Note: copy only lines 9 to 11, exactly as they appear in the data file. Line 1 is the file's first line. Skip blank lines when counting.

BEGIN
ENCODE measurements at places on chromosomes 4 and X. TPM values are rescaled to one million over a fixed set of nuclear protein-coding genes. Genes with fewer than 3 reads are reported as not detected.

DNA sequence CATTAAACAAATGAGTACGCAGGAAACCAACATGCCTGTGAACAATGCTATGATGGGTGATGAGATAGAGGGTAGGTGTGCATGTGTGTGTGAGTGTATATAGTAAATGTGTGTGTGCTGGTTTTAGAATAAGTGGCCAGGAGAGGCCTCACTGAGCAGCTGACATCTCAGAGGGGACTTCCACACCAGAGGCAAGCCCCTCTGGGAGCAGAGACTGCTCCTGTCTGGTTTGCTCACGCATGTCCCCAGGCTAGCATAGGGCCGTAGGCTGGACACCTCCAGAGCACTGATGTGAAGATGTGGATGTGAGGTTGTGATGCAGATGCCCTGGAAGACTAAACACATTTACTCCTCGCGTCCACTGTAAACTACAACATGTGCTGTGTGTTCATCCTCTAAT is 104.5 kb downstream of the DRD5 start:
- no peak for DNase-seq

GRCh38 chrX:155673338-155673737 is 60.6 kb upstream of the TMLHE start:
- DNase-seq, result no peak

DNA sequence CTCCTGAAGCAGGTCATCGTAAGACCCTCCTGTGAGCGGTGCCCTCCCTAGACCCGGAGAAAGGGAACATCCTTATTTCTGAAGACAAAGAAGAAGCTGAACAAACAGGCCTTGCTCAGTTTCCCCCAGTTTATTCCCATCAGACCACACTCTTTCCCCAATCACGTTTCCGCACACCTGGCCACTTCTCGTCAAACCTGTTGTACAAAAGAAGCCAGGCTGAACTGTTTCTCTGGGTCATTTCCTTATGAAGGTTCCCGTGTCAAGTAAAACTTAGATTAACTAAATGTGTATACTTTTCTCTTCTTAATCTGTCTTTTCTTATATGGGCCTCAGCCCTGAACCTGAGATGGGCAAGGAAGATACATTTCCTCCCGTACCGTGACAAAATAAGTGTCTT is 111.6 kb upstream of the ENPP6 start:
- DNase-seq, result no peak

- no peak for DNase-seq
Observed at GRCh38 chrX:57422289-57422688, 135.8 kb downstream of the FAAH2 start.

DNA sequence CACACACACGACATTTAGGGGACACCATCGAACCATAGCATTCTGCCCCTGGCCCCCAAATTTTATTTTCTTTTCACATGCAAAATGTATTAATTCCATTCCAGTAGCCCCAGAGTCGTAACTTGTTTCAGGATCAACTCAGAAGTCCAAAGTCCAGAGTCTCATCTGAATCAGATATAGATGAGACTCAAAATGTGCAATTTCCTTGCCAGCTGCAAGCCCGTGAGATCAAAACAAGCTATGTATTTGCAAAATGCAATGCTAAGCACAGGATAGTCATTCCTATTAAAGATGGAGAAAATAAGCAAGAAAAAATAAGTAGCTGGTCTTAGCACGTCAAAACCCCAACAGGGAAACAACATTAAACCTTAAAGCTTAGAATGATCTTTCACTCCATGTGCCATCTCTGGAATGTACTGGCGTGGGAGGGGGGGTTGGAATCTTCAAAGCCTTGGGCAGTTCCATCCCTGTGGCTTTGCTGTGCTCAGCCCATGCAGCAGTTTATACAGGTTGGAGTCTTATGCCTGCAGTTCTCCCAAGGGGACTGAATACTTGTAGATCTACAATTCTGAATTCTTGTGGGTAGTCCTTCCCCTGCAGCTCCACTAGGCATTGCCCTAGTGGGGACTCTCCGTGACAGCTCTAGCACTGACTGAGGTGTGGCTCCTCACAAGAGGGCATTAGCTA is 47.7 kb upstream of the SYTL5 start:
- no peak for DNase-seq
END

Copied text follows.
Observed at GRCh38 chrX:57422289-57422688, 135.8 kb downstream of the FAAH2 start.

DNA sequence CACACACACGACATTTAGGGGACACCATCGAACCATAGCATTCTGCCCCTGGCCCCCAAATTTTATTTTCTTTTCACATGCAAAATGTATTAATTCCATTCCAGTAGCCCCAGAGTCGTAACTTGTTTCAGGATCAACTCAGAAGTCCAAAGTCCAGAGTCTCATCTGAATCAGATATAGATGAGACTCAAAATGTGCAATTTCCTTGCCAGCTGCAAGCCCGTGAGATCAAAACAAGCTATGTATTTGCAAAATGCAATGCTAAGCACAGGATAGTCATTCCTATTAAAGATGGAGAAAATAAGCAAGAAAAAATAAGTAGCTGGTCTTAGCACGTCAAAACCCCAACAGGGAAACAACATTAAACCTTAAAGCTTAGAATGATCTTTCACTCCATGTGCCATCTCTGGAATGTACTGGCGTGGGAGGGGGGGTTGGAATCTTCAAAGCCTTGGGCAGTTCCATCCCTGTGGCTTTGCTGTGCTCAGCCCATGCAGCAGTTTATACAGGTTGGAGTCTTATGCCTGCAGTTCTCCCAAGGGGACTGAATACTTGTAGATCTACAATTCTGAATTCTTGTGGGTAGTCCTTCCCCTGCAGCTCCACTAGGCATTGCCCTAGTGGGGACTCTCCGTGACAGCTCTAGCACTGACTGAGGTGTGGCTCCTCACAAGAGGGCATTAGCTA is 47.7 kb upstream of the SYTL5 start:
- no peak for DNase-seq